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Exit Exam

CALIFORNIA | LOCAL
June 21, 2008 | Mitchell Landsberg, Times Staff Writer
The number of students graduating from Los Angeles public schools has declined for two straight years even as enrollment in the 12th grade has been rising sharply, new state data show. The graduation slump began when California started requiring students to pass an exit exam before they could receive a diploma. The data caught educators by surprise after they were quietly posted on the state Department of Education website.
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CALIFORNIA | LOCAL
June 11, 2008 | Seema Mehta, Times Staff Writer
As early as fourth grade, students who will be at risk of failing the high school exit exam -- a state requirement to earn a diploma -- can be identified based on grades, classroom behavior and test scores, according to a new study released Tuesday.
OPINION
April 12, 2008
Re "Who's a dropout?" editorial, April 6 I have a suggestion for counting students who don't graduate from California high schools. All schools have a given number of students who enter ninth grade each year and each school also has a given number of students who graduate each year. By comparing these data over several years and for each high school, it would be easy to establish an accurate pattern of actual dropouts. One local high school has more than 900 students who enter the ninth grade each year and fewer than 400 students graduate each year.
CALIFORNIA | LOCAL
August 24, 2007 | Howard Blume, Times Staff Writer
More seniors are passing the state's high school exit exam, but failure rates among poor and minority students remain disproportionately high, and dropouts are not counted in the state's numbers, the state Department of Education said Thursday. As of May, the pass rate for the class of 2007 was 93.3%, a 2.1 percentage point increase over the class of 2006 for that period. The pass rate also was higher for some lower-scoring groups, including African American students, who saw a gain of 4.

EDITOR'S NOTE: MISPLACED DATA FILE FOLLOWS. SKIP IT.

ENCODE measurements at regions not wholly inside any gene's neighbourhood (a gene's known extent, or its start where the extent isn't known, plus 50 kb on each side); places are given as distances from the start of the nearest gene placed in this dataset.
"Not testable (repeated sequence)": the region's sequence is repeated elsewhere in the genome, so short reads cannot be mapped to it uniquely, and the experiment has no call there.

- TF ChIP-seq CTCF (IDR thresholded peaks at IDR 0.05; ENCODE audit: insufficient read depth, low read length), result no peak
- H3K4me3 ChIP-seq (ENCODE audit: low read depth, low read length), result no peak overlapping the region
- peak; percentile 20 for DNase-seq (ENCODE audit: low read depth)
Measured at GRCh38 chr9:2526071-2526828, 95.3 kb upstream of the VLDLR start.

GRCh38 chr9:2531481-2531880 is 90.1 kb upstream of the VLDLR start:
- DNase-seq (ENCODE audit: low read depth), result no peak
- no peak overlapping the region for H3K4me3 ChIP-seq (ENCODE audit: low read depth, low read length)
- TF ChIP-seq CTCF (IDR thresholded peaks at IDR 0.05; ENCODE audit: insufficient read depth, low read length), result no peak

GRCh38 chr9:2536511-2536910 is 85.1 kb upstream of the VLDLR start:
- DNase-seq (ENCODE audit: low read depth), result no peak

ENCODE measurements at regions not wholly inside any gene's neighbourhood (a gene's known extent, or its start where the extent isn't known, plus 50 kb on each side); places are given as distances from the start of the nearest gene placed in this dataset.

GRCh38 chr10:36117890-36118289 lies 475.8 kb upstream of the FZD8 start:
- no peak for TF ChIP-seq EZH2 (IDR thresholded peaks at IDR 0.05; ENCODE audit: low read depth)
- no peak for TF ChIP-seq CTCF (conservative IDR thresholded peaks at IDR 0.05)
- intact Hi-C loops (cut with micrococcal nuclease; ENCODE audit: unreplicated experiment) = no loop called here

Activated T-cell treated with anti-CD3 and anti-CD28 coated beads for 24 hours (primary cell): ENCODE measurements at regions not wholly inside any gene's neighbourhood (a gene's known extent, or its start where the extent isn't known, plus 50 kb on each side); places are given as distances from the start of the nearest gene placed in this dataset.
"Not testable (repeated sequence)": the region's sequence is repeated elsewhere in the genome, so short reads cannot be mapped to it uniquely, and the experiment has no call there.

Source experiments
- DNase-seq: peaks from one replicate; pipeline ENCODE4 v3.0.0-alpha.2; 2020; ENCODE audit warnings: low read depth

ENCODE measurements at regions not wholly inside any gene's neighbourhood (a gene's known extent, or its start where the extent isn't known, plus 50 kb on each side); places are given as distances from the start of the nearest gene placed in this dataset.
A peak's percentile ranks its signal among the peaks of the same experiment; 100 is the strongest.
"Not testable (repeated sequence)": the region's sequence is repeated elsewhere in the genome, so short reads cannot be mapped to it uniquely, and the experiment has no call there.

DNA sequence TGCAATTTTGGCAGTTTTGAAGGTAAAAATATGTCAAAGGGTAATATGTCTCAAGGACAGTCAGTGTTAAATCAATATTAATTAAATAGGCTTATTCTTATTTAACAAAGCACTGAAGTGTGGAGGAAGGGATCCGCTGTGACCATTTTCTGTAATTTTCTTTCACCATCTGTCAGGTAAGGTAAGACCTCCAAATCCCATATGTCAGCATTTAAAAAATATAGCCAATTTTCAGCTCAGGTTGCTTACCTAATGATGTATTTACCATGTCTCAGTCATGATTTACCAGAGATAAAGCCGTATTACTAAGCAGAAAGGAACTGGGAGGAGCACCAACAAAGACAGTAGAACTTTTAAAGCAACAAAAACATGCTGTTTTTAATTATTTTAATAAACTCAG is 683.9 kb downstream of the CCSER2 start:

OPINION
August 16, 2007
Liliana Valenzuela was a high school senior with a 3.84 grade-point average who ranked 12th in her class. She could not, however, pass the English portion of California's high school exit exam and, by law, was barred from graduating. Valenzuela became the lead plaintiff in a lawsuit asserting that students should not be denied diplomas because their schools failed to prepare them for the exam.
CALIFORNIA | LOCAL
August 14, 2007
A Superior Court judge Monday approved a settlement in a lawsuit over California's mandatory high school exit exam. The settlement calls for school districts to offer two years of test-preparation instruction to students who did not graduate on time because they did not pass the exam. The accord is part of a bill awaiting legislative approval that would allow school districts to spend state funds on instruction for such students.
CALIFORNIA | LOCAL
July 20, 2007 | From Times Staff and Wire Reports
State officials Thursday announced the tentative settlement of a lawsuit over the mandatory high school exit exam that would provide two years of instruction beyond a student's senior year. The accord is part of a bill awaiting expected legislative approval. It provides $72 million but does not require school districts to participate. Exam critics say the test penalizes students who lack an equal opportunity to learn.
CALIFORNIA | LOCAL
May 8, 2007 | Joel Rubin, Times Staff Writer
California education officials put forth artificially positive results on the number of students who passed the state's controversial high school exit exam last year, according to a recent UCLA study. The analysis also concluded that about 50,000 fewer students statewide earned diplomas last year compared to previous years, raising the prospect that the exit exam requirement is pressuring students to drop out.
CALIFORNIA | LOCAL
April 17, 2007 | Adrian G. Uribarri, Times Staff Writer
At first they didn't succeed, so they tried, tried again. Of about 40,000 students who failed the mandatory California High School Exit Examination last year, about 45% have enrolled for a fifth year of high school or an adult education program, according to new figures from the California Department of Education. About 4,800 passed after taking the test once more. The data also show that this year's class of graduating seniors has a pass rate of 91.
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